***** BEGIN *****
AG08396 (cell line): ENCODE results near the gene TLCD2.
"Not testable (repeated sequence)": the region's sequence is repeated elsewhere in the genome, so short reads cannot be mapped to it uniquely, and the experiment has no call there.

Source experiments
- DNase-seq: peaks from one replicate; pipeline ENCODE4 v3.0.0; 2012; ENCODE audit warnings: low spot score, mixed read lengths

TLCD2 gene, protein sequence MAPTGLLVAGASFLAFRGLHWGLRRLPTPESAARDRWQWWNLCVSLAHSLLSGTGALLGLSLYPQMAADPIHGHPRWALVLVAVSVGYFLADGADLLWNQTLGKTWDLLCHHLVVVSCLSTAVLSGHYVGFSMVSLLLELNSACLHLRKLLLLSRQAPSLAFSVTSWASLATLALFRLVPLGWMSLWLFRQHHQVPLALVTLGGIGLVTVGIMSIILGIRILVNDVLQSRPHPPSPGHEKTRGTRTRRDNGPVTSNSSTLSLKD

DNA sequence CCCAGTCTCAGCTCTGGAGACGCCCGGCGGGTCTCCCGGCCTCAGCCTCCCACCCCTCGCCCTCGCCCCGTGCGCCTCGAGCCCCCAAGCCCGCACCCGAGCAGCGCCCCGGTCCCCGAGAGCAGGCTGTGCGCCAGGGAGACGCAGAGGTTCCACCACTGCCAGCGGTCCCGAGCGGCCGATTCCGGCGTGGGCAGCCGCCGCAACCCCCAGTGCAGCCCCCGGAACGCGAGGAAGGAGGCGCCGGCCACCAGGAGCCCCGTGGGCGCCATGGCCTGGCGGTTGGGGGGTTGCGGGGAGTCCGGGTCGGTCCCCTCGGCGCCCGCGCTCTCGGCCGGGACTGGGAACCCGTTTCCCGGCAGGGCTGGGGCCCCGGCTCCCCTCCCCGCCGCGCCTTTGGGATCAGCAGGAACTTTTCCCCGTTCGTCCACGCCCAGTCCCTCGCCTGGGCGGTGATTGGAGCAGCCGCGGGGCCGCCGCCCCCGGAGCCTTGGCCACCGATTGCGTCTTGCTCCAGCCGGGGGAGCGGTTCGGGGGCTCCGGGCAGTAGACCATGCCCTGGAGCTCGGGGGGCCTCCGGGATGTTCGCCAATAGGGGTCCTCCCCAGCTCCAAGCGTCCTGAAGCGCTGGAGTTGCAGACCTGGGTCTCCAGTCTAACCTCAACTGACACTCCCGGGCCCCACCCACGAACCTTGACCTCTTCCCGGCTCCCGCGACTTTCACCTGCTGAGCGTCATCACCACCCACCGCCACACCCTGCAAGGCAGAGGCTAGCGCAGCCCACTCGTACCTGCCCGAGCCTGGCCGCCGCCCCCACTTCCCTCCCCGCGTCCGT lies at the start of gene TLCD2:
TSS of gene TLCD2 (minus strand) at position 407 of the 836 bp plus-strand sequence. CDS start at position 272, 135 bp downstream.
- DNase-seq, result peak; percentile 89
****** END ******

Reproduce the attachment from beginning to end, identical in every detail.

AG08396 (cell line): ENCODE results near the gene TLCD2.
"Not testable (repeated sequence)": the region's sequence is repeated elsewhere in the genome, so short reads cannot be mapped to it uniquely, and the experiment has no call there.

Source experiments
- DNase-seq: peaks from one replicate; pipeline ENCODE4 v3.0.0; 2012; ENCODE audit warnings: low spot score, mixed read lengths

TLCD2 gene, protein sequence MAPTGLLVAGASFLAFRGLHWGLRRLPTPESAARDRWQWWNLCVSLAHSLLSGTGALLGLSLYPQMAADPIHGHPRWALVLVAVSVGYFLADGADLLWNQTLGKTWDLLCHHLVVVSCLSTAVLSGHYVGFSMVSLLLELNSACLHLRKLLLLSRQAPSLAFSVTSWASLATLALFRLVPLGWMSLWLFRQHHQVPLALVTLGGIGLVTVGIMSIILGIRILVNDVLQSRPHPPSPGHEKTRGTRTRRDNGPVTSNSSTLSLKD

DNA sequence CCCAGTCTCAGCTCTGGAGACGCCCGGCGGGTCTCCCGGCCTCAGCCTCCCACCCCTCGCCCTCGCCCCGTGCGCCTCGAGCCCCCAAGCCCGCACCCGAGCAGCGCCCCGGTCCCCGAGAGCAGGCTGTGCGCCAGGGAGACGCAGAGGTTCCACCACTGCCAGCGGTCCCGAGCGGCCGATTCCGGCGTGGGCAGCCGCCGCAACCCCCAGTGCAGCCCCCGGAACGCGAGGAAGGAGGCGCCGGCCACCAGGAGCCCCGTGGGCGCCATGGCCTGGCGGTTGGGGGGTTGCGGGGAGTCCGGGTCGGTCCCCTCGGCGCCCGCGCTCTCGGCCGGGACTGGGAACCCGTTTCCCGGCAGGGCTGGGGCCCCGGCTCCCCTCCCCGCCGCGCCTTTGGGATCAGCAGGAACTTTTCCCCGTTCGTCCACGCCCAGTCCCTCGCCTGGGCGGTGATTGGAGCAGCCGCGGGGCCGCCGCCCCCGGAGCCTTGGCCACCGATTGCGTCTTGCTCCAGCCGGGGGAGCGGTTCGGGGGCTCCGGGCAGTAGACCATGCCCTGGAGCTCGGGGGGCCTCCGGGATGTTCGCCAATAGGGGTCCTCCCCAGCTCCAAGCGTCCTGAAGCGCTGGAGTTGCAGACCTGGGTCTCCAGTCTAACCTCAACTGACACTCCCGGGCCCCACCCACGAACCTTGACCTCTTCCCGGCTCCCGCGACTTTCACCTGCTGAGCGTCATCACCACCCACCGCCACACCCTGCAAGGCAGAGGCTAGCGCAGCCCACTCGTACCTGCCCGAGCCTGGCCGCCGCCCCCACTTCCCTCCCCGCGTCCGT lies at the start of gene TLCD2:
TSS of gene TLCD2 (minus strand) at position 407 of the 836 bp plus-strand sequence. CDS start at position 272, 135 bp downstream.
- DNase-seq, result peak; percentile 89